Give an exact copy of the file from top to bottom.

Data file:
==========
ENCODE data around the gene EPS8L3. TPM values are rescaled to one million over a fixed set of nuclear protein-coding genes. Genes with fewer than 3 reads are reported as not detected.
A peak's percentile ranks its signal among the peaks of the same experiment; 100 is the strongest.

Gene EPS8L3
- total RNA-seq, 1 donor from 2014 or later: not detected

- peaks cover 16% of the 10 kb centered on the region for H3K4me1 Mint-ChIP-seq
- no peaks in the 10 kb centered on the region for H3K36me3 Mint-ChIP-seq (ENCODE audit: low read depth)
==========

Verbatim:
ENCODE data around the gene EPS8L3. TPM values are rescaled to one million over a fixed set of nuclear protein-coding genes. Genes with fewer than 3 reads are reported as not detected.
A peak's percentile ranks its signal among the peaks of the same experiment; 100 is the strongest.

Gene EPS8L3
- total RNA-seq, 1 donor from 2014 or later: not detected

- peaks cover 16% of the 10 kb centered on the region for H3K4me1 Mint-ChIP-seq
- no peaks in the 10 kb centered on the region for H3K36me3 Mint-ChIP-seq (ENCODE audit: low read depth)